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What is effluent and how can it be managed when making good silage?

What is effluent and how can it be managed when making good silage?

In many countries, environmental regulations are in place to control the management of effluent on-farm. Local and national regulations must always be adhered.

Effluent production by forage is a combined result of:

  • Dry Matter (DM) of forage
  • Forage type
  • Nitrogen fertilizer application
  • Conditioning of forage at harvest
  • Chop length of forage
  • Compaction of forage
  • Treatment of forage

Lallemand Animal Nutrition internal data

As the DM of the forage rises then the amount of effluent that will be produced per ton of forage drops. Quite simply, there is less liquid present that can be squeezed out of the forage. Equally, if the forage is ‘conditioned’ when mowed, or chopped very short, potentially effluent can be produced until a forage DM is reached where no effluent can be produced.

Historically, accepted wisdom was that once we reached 30% DM effluent will no longer be produced. This logic was based on bunkers and drive over piles, and the reality is that with bales and AgBags we can produce silage at lower DM without an issue with effluent.

Since the turn of the 2010’s equipment for compaction has significantly improved, meaning when ‘train-wheel compactors’ are used the potential density that can be achieved is higher than previously encountered, and that effluent can be produced at DM up to 32%.

The chart to the right indicates the volume of effluent that can be produced in bunkers and drive over piles at different ensiling DM, with the recommended packing density for the different DM).

What is Effluent?

Silage effluent is a high nutrient liquid waste product from low DM silage. Typically it has a pH of between 3.5 – 5, making it highly corrosive to both metal and concrete and capable of damaging the silage storage structure. In addition, it is highly poisonous to watercourses with 1 liter of silage effluent containing sufficient organics to reduce the dissolved oxygen in 10,000 liters of water below critical levels for fish survival (Gebrehanna, 2014; Cropper and DuPoldt, 1995; Mason 1988). In essence, silage effluent is 100 times more environmentally potent than raw sewage meaning that effluent is a potentially disastrous contaminator of fresh water courses.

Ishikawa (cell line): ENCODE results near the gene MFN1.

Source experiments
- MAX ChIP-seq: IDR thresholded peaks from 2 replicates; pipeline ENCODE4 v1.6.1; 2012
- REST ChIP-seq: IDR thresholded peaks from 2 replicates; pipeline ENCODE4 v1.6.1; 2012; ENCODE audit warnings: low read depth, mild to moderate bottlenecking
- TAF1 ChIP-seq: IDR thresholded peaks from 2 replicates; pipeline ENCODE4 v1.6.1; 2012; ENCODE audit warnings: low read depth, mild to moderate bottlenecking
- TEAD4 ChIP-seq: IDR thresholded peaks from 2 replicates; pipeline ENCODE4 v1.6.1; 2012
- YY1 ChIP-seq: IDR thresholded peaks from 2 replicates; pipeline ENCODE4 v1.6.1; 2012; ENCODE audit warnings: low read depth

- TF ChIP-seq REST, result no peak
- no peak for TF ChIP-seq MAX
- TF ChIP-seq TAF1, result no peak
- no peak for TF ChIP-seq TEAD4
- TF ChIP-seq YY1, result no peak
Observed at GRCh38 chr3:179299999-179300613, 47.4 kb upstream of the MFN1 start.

The nitrogen, phosphorous, and potassium concentration of silage effluent is similar to that of liquid slurry, making it a useful fertilizer but one that should be carefully managed if being mixed with slurry for field application due to the potential production of hazardous gases such as hydrogen sulfide.

Effluent Production

Different forages will produce different levels of effluent under similar conditions. The use of any kind of inoculant or additive will raise the volume of effluent produced, with acid additions leading to a greater production of effluent than inoculant application.

Equally, use of nitrogen fertilizer, short chop, conditioning, and high compaction will elevate the level of effluent production.

*Figures are subject to variability (Adapted from Jones)

Bales and Effluent

(19% DM Ryegrass.  Jones)

Bales are generally made at high dry matter levels and as such are often not prone to effluent production, however, when bales are made at lower DM levels they are subject to the same issues as bunker or drive over pile silage. Bales generally should not be stacked as the plastic and net around the bale is only meant for the weight of bale and slippage of plastic occurs leading to air penetration into the bale (molding, increased DM and feed value losses), but when the bales are at a lower DM the volume of effluent that generated elevates with stacking.


Effluent adversely effects the fermentation of forage and can encourage the formation of undesirable acids and ammonia. In anticipation of the effluent production from forage and its dissemination in the environment, it’s important to install an effluent collector at the silo entrance.

Then, the only true way of managing effluent is to stop its production by harvesting at a sufficiently high DM, though the amount of effluent produced can be mitigated by boosting the length of the forage chop at ensiling, reducing the level of compaction of the forage or by including layers of adsorbent material such as straw. We also advise farmers to install an effluent collector at the silo entrance to avoid any environmental contamination.